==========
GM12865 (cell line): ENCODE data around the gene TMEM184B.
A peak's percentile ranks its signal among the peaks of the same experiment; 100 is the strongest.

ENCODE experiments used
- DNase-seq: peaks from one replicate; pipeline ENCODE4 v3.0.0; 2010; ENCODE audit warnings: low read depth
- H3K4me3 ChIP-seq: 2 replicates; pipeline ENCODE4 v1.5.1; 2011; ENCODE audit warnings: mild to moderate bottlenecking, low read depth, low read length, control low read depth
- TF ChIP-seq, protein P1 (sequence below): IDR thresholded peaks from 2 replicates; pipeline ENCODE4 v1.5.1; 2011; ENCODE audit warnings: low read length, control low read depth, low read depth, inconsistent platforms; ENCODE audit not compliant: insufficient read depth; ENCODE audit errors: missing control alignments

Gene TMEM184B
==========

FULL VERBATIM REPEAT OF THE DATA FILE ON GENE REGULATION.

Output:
GM12865 (cell line): ENCODE data around the gene TMEM184B.
A peak's percentile ranks its signal among the peaks of the same experiment; 100 is the strongest.

ENCODE experiments used
- DNase-seq: peaks from one replicate; pipeline ENCODE4 v3.0.0; 2010; ENCODE audit warnings: low read depth
- H3K4me3 ChIP-seq: 2 replicates; pipeline ENCODE4 v1.5.1; 2011; ENCODE audit warnings: mild to moderate bottlenecking, low read depth, low read length, control low read depth
- TF ChIP-seq, protein P1 (sequence below): IDR thresholded peaks from 2 replicates; pipeline ENCODE4 v1.5.1; 2011; ENCODE audit warnings: low read length, control low read depth, low read depth, inconsistent platforms; ENCODE audit not compliant: insufficient read depth; ENCODE audit errors: missing control alignments

Gene TMEM184B